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The Search For Selfhood In John Fowles's The French Lieutenant's Woman

Posted on:2008-06-26Degree:MasterType:Thesis
Country:ChinaCandidate:W MengFull Text:PDF
GTID:2155360212994678Subject:English Language and Literature
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John Fowles is one of the most famous postmodernist writers in Britain. As the representative works of Fowles, The French Lieutenant's Woman is an excellent postmodernist fiction, which wins him tremendous popularity after its publication. The novel tells a story happening in the Victorian Age in which Sarah and Charles have succeeded in achieving their individual freedom by shaking off social restrictions.The French existentialism has a profound influence on John Fowles. During his Oxford years, Fowles read a lot about French existentialists especially Jean-Paul Satre. However, Fowles has his own view of freedom which is shaped due to his life experiences in his childhood and youth, such as the patriarchal system in his family, the punishment experienced in his boarding school and the bleak European economy after WWII. Fowles does not believe in absolute human freedom and proposes his "relative freedom" in his The Aristos. Fowles thinks that we are hemmed in by the social realities, so freedom exists relatively. Besides, he holds that freedom is part of the social justice and equality and the pursuit of freedom is a process of constant change and dynamic development. The French Lieutenant's Woman is just such a good example to illustrate Fowles's view of freedom, which can be shown from Sarah and Charles's courageous pursuit of freedom.The French Lieutenant's Woman was published in 1969 and it is an important novel of postmodernism. One important reason for its success lies in Fowles's use of postmodernistic writing techniques, such as parody, open endings and intertextuality. As a novelist of postmodernism, Fowles breaks away from traditional forms of narration and deploys various writing techniques of postmodernism. This novel is a good example to illustrate his postmodernist skills.The main purpose of this study is to illustrate the theme of search for selfhood in John Fowles's The French Lieutenant's Woman. In order to demonstrate the quest motif, Sarah and Charles's quest for selfhood is examined in detail to show their endeavor to find their "True Self in the Victorian society.The thesis consists of three chapters. The first chapter mainly focuses on the gist of the novel as well as its thematic concerns. Besides, it provides the life experiences of John Fowles and his philosophical thoughts. His philosophical thoughts include his view of writing and his view of freedom especially the influence of existentialism upon Fowles.The second chapter analyzes the frustration and aspiration for freedom of Sarah the protagonist and Charles the antagonist as well as their self-alienation and isolation in the novel. The first part is the frustration and aspiration for freedom of Sarah and Charles. With humiliating birth and low status, Sarah has intellectual knowledge and wisdom, which makes her quite different from others in that time. Being a fallen woman in other people's eyes, Sarah is disregarded and scorned by people in the town. Charles breaks the engagement with Ernestina and also loses the inheritance from his Uncle. Thus he loses his fame and property and becomes an outcast finally. In the second part it mainly focuses on the character's self-alienation and isolation. Sarah has received the education that raises her above her own social position and she has the ability to see through the pretense of people. All this makes Sarah unfit for her age and she suffers a lot from this isolation. Sarah's dissatisfaction with the Victorian society lies in her intelligence and her modern consciousness of independence and emancipation.The third chapter attempts to examine the search for selfhood of Sarah and Charles through their self-construction and analyze Fowles's narrative techniques in the novel including intertextuality, the ironic first-person narrator and open-endedness. The search for selfhood or self-realization is a major theme in Fowles's fiction. Self-construction is an important means to achieve one's individual freedom. Mystification is an important way of Sarah's mystification. Sarah creates two identities, that is, the images of the fallen woman and the New Woman. Charles's reconstruction is achieved with Sarah's education and guide. Besides, John Fowles not only focuses on the characters' freedom of self-construction, but also emphasizes the freedom of writing, that is, the freedom of narration, such as the use of intertextuality, open-endedness and the first-person narrator. This indicates Fowles's theory of existential freedom in literary creation.Conclusion gives a general summary of this thesis and emphasizes that the quest for selfhood is a significant way to embody Fowles's philosophy.The novel tends to draw the attention of the critics for its experimental writing techniques and writing styles. However, what attracts me most is the theme of existential freedom of the novel, which is shown by Sarah and Charles's search for selfhood in the novel. Therefore, this thesis is mainly to discuss the discovery of the true self of Sarah and Charles and illustrate Fowles's view of freedom.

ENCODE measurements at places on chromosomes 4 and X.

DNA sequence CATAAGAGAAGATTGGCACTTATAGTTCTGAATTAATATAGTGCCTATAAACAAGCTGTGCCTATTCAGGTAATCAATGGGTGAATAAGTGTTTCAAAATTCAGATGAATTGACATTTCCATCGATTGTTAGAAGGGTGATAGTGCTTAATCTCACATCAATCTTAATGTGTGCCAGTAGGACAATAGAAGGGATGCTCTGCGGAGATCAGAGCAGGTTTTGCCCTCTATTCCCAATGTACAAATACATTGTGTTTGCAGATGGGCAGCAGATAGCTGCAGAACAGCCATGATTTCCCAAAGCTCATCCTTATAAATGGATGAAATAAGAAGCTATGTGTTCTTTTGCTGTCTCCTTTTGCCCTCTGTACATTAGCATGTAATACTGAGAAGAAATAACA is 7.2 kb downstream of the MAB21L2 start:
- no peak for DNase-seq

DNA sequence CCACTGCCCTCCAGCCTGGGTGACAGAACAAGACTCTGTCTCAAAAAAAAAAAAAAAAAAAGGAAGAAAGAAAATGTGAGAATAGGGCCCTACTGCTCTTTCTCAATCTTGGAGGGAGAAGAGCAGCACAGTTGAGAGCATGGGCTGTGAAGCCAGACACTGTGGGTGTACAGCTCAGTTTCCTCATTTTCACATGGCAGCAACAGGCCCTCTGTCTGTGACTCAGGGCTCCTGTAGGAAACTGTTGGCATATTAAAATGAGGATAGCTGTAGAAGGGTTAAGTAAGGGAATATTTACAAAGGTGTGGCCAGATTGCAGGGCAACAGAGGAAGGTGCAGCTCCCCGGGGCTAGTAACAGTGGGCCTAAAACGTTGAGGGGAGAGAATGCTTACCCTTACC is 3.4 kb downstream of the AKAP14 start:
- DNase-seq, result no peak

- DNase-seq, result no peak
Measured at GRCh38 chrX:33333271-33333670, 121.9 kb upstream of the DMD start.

Keywords/Search Tags:selfhood, John Fowles, postmodernism, existential freedom
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